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Key US Military Base in Kabul Handed Over to Afghan Forces

A key military base of US forces in downtown, the New Kabul Compound, also known as NKC, was handed over to the Ministry of Defense at a ceremony on Friday.

Fawad Aman, a spokesman for the Defense Ministry, said that at a ceremony on the occasion, US and NATO forces commander Gen. Scott Miller emphasized the international community's continued support to Afghan forces.

The withdrawal of the US and NATO forces from the country started on May 1. So far, according to figures provided by US Central Command, the Pentagon has retrograded the equivalent of approximately 160 C-17 loads of material out of Afghanistan and has turned over more than 10,000 pieces of equipment to the Defense Logistics Agency for disposition. 

The figures also show that the US had by last week officially handed over five facilities to the Ministry of Defense of Afghanistan. 

Pentagon officials have said that the US has completed up to 25% of the entire withdrawal process.

President Ashraf Ghani at a ceremony at the Kabul University on Thursday said that with the withdrawal of the US and coalition forces from the country, a new chapter has been opened in Afghanistan’s relations with its allies as well as with the region. He reiterated that the new chapter requires proper planning.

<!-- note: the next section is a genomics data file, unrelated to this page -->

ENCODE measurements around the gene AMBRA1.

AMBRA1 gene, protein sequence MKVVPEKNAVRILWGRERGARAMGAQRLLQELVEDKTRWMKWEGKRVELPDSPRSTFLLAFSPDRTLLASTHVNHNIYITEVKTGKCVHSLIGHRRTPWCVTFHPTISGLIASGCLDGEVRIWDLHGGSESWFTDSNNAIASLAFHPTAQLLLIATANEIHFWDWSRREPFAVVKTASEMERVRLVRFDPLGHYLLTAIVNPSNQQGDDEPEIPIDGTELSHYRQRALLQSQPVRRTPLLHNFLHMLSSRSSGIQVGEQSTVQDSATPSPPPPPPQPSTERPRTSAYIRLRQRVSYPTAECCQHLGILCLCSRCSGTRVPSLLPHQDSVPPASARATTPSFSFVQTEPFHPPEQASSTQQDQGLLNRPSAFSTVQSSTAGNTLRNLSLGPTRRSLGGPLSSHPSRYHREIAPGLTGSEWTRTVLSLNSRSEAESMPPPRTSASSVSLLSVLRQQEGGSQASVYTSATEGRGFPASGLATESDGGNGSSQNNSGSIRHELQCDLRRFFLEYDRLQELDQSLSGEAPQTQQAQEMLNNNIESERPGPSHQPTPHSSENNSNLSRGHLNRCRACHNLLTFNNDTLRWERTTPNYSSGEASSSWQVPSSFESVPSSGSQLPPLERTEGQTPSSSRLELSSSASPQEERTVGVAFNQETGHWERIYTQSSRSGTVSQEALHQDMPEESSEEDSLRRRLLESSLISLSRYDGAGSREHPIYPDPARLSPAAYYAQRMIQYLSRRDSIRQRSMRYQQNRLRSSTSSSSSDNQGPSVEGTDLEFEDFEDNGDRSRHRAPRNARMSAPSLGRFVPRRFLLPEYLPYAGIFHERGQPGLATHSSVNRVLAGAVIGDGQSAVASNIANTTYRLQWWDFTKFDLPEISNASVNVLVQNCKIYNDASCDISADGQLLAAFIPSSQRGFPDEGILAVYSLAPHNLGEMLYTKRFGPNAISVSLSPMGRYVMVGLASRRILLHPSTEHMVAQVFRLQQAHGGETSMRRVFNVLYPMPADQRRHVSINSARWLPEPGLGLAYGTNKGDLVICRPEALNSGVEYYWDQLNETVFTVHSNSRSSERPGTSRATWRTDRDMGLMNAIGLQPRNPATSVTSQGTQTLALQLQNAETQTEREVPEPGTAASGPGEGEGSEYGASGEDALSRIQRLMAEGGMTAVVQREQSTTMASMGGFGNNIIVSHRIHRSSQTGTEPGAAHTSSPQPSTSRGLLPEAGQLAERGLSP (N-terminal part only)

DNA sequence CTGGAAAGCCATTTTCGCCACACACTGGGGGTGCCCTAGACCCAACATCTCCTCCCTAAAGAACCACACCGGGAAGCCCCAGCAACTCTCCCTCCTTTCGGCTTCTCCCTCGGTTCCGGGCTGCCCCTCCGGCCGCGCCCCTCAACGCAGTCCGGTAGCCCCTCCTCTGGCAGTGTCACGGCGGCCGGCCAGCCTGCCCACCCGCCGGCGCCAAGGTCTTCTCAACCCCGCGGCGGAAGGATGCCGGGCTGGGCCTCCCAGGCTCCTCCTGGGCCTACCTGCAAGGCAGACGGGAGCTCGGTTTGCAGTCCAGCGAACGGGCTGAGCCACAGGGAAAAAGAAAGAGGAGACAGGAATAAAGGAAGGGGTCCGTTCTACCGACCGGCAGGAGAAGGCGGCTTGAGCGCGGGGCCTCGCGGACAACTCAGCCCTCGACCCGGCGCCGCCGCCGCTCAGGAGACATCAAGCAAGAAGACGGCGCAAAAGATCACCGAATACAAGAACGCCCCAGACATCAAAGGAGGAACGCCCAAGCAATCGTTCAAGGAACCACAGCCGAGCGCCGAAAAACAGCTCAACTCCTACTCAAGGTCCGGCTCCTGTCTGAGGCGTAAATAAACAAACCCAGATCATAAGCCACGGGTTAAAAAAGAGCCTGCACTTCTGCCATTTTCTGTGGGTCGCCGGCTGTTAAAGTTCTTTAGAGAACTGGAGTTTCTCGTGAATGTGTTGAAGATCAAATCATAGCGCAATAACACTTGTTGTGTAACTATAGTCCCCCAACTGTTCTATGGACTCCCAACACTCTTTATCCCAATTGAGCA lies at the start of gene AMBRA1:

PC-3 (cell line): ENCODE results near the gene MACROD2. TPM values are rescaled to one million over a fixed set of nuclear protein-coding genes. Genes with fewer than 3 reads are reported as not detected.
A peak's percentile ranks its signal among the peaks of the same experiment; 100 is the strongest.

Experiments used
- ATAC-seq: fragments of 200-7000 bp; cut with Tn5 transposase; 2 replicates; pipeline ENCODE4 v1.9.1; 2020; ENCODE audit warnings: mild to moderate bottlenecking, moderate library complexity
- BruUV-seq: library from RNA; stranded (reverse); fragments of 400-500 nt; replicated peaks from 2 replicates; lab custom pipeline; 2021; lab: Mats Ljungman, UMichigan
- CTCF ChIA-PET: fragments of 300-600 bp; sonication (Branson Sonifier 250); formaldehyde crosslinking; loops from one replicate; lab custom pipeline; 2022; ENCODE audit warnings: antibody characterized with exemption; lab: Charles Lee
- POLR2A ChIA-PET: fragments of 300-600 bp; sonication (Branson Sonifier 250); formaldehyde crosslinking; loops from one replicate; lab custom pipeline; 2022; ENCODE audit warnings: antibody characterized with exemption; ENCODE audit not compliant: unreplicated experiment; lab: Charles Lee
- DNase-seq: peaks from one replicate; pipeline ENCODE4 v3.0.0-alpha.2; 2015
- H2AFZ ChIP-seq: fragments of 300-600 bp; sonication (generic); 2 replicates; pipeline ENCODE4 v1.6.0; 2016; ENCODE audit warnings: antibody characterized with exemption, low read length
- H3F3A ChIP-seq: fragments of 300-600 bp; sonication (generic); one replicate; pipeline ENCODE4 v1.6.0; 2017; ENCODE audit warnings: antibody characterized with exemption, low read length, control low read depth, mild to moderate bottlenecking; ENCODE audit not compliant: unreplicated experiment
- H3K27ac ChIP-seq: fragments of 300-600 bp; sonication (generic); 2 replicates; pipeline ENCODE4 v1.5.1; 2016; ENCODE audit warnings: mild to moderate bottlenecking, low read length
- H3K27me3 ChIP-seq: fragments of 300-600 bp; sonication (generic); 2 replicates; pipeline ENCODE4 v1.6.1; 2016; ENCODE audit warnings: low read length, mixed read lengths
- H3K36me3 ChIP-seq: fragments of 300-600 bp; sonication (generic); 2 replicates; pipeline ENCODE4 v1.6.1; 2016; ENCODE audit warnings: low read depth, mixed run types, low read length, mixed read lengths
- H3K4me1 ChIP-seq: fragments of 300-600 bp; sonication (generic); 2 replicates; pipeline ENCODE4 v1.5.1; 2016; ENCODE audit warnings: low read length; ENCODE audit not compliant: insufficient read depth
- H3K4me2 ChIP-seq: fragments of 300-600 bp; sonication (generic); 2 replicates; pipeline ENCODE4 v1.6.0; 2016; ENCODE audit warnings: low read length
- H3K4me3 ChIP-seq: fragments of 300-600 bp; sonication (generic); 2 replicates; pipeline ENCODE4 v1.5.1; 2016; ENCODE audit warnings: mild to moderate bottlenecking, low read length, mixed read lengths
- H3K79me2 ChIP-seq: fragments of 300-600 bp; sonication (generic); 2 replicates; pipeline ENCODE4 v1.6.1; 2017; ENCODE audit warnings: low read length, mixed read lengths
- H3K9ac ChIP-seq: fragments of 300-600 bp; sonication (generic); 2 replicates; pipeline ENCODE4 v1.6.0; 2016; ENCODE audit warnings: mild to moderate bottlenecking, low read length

Violence remains high in the country, especially after the three-day ceasefire from May 13 to May 15. 

The Ministry of Defense on Saturday said that at least 210 Taliban were killed in clashes and defensive operations by Afghan forces in 18 provinces, including Kabul, in the last 24 hours.

Key US Military Base in Kabul Handed Over to Afghan Forces

The New Kabul Compound was handed over by the US military to the Afghan Ministry of Defense.

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A key military base of US forces in downtown, the New Kabul Compound, also known as NKC, was handed over to the Ministry of Defense at a ceremony on Friday.

Fawad Aman, a spokesman for the Defense Ministry, said that at a ceremony on the occasion, US and NATO forces commander Gen. Scott Miller emphasized the international community's continued support to Afghan forces.

The withdrawal of the US and NATO forces from the country started on May 1. So far, according to figures provided by US Central Command, the Pentagon has retrograded the equivalent of approximately 160 C-17 loads of material out of Afghanistan and has turned over more than 10,000 pieces of equipment to the Defense Logistics Agency for disposition. 

The figures also show that the US had by last week officially handed over five facilities to the Ministry of Defense of Afghanistan. 

Pentagon officials have said that the US has completed up to 25% of the entire withdrawal process.

President Ashraf Ghani at a ceremony at the Kabul University on Thursday said that with the withdrawal of the US and coalition forces from the country, a new chapter has been opened in Afghanistan’s relations with its allies as well as with the region. He reiterated that the new chapter requires proper planning. 

Violence remains high in the country, especially after the three-day ceasefire from May 13 to May 15. 

The Ministry of Defense on Saturday said that at least 210 Taliban were killed in clashes and defensive operations by Afghan forces in 18 provinces, including Kabul, in the last 24 hours.

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